Urgent Care vs Emergency Room

You’re at home and you or someone in your family has an accident or becomes suddenly ill. You know that you need medical care immediately, but your doctor’s office is closed. Should you go to the Emergency Room or Urgent Care? When there is a medical emergency, you need to think quickly. Here are some guidelines to help you make the right decision as fast as possible when emergency strikes.

Seconds Count

The first thing you need to ask yourself is whether the situation is a true emergency. Is the condition life-threatening? You can’t always tell, so you need to use your best judgment.

If the situation isn’t obviously life-threatening, but it still requires immediate attention, urgent care is probably the right choice for you. Urgent care centers can be separate facilities or they can be attached to a hospital. Most urgent care centers are open after normal business hours and on weekends. They aren’t set up to cope with major trauma or serious medical conditions, but they can handle many issues that require immediate attention including common sprains, vomiting, severe sore throat, fever without a rash, persistent diarrhea, or painful urination.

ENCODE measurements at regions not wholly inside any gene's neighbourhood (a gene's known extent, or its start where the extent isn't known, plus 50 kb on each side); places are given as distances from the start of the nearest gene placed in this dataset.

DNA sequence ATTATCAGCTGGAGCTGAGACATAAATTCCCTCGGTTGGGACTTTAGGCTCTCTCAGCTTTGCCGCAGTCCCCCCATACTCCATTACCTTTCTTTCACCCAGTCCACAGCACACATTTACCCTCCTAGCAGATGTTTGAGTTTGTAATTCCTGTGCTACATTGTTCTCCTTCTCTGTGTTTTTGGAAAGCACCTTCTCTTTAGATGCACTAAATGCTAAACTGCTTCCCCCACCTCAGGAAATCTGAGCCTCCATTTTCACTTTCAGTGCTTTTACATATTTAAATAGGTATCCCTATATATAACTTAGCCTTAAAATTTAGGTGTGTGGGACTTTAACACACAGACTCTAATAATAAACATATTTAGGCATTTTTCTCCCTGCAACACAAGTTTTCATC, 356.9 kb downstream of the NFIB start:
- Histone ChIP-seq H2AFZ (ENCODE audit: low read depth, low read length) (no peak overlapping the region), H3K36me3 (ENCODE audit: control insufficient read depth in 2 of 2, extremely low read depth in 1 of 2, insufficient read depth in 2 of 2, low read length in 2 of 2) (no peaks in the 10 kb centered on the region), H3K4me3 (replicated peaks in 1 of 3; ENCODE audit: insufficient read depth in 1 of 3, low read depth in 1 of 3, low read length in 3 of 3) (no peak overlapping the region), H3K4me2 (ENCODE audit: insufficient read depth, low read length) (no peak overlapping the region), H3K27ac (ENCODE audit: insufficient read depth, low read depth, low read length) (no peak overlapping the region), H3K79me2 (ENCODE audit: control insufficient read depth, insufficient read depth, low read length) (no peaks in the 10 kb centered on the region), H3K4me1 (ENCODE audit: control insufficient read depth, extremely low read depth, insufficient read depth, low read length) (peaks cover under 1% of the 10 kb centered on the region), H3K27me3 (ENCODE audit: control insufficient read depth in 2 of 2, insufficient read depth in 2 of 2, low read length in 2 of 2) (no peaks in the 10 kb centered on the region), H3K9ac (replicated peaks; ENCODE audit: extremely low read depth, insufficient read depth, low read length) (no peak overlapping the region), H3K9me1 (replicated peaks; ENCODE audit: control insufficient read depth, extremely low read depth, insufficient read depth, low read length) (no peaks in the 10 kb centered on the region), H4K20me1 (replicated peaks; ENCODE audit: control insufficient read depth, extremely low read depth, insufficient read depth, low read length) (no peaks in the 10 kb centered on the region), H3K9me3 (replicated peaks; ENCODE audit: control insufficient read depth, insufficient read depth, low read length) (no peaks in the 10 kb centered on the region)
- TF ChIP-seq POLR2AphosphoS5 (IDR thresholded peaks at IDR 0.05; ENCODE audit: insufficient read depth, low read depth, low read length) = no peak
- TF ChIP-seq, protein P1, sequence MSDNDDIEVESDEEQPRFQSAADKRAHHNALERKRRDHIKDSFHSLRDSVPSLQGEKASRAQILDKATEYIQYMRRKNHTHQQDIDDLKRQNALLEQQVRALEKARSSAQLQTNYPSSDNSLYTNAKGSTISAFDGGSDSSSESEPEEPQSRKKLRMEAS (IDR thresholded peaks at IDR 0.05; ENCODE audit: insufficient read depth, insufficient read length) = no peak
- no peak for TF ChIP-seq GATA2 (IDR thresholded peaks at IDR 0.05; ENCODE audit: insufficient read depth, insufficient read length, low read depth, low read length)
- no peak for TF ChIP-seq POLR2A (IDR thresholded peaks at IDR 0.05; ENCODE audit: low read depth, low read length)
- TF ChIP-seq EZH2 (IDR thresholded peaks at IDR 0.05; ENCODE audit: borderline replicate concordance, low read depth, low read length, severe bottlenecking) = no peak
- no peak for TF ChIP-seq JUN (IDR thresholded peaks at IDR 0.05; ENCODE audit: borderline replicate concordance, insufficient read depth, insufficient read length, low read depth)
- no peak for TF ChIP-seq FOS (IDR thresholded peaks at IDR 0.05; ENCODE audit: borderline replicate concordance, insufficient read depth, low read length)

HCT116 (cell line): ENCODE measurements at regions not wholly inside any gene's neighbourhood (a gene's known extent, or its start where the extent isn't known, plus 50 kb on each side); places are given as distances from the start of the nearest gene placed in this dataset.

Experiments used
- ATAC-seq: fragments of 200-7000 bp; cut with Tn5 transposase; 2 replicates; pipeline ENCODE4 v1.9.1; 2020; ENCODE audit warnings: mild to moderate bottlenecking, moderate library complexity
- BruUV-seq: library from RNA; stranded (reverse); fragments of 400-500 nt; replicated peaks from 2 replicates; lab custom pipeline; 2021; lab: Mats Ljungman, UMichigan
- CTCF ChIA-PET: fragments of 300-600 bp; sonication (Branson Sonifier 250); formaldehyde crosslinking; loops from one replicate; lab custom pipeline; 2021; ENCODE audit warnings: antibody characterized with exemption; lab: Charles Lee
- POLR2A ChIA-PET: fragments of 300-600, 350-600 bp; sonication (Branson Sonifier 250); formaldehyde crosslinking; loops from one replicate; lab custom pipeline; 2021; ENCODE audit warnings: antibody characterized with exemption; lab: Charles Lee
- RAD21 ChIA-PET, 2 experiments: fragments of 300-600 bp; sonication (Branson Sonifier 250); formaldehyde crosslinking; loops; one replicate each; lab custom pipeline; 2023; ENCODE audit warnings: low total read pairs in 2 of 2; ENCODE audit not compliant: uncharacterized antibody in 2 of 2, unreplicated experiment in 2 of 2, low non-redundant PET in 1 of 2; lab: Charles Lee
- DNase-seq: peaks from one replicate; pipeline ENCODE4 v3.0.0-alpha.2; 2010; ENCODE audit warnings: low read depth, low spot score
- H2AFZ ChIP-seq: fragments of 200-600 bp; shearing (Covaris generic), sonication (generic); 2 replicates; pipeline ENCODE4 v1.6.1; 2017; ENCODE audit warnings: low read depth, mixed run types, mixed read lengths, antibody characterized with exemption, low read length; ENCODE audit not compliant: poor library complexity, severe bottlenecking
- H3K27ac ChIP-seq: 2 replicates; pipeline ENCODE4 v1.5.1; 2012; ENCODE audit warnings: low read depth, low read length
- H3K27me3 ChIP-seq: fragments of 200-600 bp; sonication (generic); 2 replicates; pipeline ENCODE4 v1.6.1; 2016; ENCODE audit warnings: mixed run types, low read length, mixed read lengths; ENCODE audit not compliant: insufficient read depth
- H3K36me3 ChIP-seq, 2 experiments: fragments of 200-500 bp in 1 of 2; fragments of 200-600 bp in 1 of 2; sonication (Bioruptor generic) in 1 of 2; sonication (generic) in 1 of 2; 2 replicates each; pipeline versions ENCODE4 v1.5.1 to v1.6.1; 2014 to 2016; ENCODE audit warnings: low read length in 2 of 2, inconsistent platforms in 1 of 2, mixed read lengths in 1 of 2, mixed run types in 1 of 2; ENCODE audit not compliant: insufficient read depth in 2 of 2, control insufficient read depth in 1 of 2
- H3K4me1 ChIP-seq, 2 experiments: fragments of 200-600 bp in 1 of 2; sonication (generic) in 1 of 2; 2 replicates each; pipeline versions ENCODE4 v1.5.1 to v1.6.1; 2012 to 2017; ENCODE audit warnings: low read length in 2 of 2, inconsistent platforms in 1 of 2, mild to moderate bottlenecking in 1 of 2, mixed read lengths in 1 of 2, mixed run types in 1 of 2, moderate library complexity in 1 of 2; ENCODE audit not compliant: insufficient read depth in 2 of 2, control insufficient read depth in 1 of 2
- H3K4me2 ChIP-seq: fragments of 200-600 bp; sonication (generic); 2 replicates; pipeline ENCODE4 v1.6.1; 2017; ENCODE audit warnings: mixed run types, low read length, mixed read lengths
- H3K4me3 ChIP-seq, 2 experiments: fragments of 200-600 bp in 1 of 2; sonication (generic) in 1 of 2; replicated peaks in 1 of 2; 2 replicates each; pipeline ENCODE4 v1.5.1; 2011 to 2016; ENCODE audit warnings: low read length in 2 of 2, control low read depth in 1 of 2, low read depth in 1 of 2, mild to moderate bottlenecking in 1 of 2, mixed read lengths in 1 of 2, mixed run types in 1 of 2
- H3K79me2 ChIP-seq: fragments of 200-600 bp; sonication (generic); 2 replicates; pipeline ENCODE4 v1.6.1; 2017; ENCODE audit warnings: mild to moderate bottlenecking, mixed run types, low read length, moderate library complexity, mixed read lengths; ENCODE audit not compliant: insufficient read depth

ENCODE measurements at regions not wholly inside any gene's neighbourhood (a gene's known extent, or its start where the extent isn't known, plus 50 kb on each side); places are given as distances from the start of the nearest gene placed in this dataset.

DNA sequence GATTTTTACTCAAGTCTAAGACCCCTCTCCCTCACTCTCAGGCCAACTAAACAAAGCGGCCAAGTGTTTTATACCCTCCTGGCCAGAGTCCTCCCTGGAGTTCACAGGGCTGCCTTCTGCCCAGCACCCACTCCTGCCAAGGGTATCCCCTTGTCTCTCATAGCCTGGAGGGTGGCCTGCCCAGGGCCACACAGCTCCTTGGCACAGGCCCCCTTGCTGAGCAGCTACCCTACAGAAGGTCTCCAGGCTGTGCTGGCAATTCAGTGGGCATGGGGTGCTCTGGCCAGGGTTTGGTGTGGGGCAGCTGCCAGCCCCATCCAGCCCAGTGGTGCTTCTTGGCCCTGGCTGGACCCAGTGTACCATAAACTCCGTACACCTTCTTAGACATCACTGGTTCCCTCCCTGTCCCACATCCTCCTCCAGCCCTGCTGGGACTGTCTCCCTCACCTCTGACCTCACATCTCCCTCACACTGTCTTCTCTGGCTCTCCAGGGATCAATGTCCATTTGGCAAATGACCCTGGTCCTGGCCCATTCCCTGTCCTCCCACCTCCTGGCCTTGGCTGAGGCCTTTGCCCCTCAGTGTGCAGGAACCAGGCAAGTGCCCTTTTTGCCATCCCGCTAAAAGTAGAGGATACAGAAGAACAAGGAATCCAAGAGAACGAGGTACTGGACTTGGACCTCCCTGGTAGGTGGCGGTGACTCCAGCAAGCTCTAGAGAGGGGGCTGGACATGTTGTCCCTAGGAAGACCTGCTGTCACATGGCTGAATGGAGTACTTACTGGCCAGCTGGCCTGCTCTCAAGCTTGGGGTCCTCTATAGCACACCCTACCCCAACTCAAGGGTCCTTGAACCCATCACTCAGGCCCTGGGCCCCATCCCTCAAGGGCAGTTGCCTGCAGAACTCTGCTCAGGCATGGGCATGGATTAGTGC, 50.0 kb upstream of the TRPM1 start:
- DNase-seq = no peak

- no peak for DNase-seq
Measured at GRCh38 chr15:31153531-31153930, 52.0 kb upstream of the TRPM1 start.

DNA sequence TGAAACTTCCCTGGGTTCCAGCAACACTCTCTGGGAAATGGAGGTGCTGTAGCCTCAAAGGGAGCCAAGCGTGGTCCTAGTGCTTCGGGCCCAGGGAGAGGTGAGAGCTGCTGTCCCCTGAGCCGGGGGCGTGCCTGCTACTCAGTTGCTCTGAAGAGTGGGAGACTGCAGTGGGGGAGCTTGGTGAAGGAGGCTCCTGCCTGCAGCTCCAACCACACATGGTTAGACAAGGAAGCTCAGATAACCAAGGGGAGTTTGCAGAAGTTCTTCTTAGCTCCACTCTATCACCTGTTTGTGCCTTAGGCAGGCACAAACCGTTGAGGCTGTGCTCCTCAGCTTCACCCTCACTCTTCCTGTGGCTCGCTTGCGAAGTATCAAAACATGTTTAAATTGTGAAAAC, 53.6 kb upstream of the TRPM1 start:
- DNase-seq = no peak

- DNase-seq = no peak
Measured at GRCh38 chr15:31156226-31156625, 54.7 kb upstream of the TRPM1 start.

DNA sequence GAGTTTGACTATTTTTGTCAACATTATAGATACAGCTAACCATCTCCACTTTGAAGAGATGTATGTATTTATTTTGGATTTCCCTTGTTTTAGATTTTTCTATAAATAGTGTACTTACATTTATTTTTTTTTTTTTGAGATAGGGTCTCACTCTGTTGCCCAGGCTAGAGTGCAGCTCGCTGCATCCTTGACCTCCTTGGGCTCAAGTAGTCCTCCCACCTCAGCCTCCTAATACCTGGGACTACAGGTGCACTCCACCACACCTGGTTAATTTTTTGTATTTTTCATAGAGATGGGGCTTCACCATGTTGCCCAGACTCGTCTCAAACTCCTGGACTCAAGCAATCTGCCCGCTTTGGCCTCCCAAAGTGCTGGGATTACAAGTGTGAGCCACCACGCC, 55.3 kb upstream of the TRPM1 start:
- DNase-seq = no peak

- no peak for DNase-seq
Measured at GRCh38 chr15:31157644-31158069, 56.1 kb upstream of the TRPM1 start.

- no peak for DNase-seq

When the situation is severe or potentially life-threatening, the ER is the right choice. Emergency rooms are attached to hospitals and are open around the clock, seven days a week. They can provide fast, specialized care for a wide range of conditions including broken bones, head or eye injuries, deep cuts that require stitches, seizures, serious burns, loss of vision, high fevers with a rash, severe abdominal or chest pains, large open wounds or bleeding that won’t stop, and many others.

How Much?

Most of the time you’ll save money and receive medical attention faster if you go to urgent care instead of the emergency room. Specialized care makes ERs the most expensive type of emergency treatment, and they’re known for having long wait times. Most health plans cover at least some portion of emergency care, even if you’re out-of-network. What they don’t cover are ER visits for non-emergency care, leading to high out-of-pocket costs. There may also be a separate charge for the physician who treats you in the ER. The networks for most health plans include urgent care centers and your co-insurance or co-pay charges for visiting urgent care will usually be lower than those for an ER visit.

People often mistakenly use the ER to receive urgent care. The bottom line is that if you know what you’re up against, you should use urgent care. If you’re not sure, it’s better to be safe than sorry and go to the emergency room.

Still not sure what constitutes an emergency or which emergency costs are covered by your plan? HealthMarkets is here to answer your questions and make sure you have the health insurance you need – and it won’t cost you a penny. Call HealthMarkets today to get the answers you’re looking for.

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